From James, 1 a slave 2 of God and the Lord Jesus Christ, to the twelve tribes dispersed abroad. 3 Greetings!
James, a servant of God and of the Lord Jesus Christ, To the twelve tribes scattered among the nations: Greetings.
James, a bond-servant of God and of the Lord Jesus Christ, To the twelve tribes who are dispersed abroad: Greetings.
This letter is from James, a slave of God and of the Lord Jesus Christ. It is written to Jewish Christians scattered among the nations. Greetings!
I, James, am a slave of God and the Master Jesus, writing to the twelve tribes scattered to Kingdom Come: Hello!
James, a servant of God and of the Lord Jesus Christ, sends words of love to the twelve tribes of the Jews living in all parts of the earth.
James, a servant of God and of the Lord Jesus Christ, To the twelve tribes in the Dispersion: Greetings.
James, a bondservant of God and of the Lord Jesus Christ, To the twelve tribes which are scattered abroad: Greetings.
of the Lord
to the twelve
are scattered abroad
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, a slave
, to the twelve
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1 tn Grk “James.” The word “From” is not in the Greek text, but has been supplied to indicate the sender of the letter.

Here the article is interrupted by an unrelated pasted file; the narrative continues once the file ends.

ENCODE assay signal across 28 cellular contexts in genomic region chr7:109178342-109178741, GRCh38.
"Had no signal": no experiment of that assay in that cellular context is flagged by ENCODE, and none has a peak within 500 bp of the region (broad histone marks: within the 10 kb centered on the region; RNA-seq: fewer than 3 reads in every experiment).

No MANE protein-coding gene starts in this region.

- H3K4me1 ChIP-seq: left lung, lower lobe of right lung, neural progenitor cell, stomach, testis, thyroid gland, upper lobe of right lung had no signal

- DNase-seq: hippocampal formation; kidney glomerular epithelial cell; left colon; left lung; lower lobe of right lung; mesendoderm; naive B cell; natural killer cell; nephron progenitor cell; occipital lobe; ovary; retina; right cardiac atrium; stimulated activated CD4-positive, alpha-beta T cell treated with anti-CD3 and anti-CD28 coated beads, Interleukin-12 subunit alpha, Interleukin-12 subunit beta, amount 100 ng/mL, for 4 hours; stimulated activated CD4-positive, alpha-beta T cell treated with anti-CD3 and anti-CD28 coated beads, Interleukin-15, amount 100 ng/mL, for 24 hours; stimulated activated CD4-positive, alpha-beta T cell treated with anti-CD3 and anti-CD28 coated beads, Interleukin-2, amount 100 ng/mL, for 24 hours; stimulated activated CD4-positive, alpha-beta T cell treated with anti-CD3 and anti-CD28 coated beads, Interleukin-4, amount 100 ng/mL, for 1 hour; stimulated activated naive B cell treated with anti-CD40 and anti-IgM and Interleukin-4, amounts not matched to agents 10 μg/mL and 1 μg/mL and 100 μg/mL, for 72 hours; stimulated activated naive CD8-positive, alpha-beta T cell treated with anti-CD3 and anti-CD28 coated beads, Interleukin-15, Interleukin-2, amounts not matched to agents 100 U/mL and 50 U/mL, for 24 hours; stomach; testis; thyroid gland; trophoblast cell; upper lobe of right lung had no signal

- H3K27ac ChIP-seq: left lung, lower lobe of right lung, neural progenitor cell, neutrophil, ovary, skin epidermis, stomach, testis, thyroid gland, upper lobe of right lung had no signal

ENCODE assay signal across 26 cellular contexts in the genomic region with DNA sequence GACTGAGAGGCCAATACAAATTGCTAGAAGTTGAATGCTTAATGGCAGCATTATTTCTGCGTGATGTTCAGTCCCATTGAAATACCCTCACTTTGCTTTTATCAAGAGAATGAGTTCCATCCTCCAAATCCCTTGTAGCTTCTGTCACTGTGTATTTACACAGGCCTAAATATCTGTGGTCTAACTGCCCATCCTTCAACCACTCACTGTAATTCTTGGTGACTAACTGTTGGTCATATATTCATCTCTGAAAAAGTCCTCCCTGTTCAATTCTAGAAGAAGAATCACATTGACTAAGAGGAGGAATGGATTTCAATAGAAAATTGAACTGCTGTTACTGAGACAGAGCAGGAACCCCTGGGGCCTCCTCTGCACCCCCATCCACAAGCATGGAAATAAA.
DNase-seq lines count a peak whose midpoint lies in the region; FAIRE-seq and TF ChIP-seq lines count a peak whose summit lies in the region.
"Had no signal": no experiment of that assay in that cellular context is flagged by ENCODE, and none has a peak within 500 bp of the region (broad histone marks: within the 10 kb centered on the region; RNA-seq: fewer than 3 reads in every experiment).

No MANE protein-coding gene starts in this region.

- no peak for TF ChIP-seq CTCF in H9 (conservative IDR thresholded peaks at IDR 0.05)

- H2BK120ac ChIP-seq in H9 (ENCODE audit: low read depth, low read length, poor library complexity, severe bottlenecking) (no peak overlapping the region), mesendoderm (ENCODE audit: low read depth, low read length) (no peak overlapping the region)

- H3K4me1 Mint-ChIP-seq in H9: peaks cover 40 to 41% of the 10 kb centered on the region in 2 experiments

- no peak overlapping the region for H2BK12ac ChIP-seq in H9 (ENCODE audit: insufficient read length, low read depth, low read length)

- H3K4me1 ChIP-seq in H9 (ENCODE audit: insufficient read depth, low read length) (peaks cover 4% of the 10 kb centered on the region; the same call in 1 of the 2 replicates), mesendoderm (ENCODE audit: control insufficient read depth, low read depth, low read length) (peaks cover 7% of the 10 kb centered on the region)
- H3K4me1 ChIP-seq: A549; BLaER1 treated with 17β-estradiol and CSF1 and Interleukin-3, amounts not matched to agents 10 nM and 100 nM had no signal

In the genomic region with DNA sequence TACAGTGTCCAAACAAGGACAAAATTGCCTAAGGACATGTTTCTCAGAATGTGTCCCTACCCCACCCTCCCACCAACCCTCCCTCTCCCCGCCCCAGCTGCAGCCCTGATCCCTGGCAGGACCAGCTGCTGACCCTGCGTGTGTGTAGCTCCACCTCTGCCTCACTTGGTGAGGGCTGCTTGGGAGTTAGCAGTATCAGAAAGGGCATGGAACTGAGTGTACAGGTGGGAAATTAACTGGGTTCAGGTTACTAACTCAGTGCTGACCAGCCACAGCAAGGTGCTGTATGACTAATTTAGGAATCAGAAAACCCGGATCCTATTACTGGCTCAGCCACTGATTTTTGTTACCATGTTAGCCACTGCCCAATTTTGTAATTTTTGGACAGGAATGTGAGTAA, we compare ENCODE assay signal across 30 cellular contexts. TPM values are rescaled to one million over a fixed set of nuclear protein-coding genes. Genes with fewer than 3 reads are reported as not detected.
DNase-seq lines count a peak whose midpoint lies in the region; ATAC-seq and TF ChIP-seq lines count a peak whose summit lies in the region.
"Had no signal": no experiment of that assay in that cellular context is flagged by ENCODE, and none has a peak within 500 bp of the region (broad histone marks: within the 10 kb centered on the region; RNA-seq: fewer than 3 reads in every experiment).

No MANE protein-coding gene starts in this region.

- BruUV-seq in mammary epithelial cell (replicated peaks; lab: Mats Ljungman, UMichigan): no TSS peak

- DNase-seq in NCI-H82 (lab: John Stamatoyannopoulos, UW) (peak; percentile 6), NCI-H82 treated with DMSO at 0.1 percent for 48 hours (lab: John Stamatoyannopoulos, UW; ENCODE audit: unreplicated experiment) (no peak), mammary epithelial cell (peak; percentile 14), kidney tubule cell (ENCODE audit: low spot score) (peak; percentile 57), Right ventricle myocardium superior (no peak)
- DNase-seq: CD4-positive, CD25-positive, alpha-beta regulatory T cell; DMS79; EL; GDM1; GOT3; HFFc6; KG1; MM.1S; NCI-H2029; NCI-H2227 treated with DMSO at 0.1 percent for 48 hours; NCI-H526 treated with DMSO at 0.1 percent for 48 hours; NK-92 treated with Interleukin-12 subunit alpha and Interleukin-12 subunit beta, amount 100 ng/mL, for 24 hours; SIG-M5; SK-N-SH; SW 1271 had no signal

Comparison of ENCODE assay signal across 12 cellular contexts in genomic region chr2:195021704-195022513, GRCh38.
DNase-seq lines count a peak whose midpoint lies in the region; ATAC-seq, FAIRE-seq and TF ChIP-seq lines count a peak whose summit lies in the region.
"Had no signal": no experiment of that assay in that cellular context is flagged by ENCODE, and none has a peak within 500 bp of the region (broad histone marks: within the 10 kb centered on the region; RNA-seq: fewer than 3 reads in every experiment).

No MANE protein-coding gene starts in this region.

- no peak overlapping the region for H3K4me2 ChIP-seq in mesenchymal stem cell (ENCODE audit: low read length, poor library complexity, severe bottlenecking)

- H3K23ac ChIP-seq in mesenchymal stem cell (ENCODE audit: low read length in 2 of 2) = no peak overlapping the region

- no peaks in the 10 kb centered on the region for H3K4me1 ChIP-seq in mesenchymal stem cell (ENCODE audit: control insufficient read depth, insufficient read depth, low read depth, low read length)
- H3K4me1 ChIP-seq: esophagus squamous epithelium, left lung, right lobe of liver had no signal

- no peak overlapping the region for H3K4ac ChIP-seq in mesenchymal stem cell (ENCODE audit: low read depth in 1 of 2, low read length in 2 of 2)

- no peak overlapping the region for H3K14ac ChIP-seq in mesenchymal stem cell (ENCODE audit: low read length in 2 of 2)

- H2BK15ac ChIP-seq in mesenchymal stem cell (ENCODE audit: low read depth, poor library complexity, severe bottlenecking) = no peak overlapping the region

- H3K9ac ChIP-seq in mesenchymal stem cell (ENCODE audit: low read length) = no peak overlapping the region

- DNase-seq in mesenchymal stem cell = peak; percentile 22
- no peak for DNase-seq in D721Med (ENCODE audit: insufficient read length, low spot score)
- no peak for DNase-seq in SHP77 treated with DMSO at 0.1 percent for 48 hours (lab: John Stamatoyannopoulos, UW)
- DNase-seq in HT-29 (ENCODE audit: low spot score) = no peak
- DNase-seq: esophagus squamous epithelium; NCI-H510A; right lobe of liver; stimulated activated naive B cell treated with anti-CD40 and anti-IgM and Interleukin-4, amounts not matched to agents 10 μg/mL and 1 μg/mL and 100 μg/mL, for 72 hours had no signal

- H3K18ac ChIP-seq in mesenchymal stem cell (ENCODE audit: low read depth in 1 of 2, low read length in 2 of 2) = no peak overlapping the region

2 tn Traditionally, “servant” or “bondservant.” Though δοῦλος (doulos) is normally translated “servant,” the word does not bear the connotation of a free individual serving another. BDAG notes that “‘servant’ for ‘slave’ is largely confined to Biblical transl. and early American times…in normal usage at the present time the two words are carefully distinguished” (BDAG 260 s.v.). The most accurate translation is “bondservant” (sometimes found in the ASV for δοῦλος), in that it often indicates one who sells himself into slavery to another. But as this is archaic, few today understand its force.
sn Undoubtedly the background for the concept of being the Lord’s slave or servant is to be found in the Old Testament scriptures. For a Jew this concept did not connote drudgery, but honor and privilege. It was used of national Israel at times (Isa 43:10), but was especially associated with famous OT personalities, including such great men as Moses (Josh 14:7), David (Ps 89:3; cf. 2 Sam 7:5, 8) and Elijah (2 Kgs 10:10); all these men were “servants (or slaves) of the Lord.”
3 tn Grk “to the twelve tribes in the Diaspora.” The Greek term διασπορά (diaspora, “dispersion”) refers to Jews not living in Palestine but “dispersed” or scattered among the Gentiles.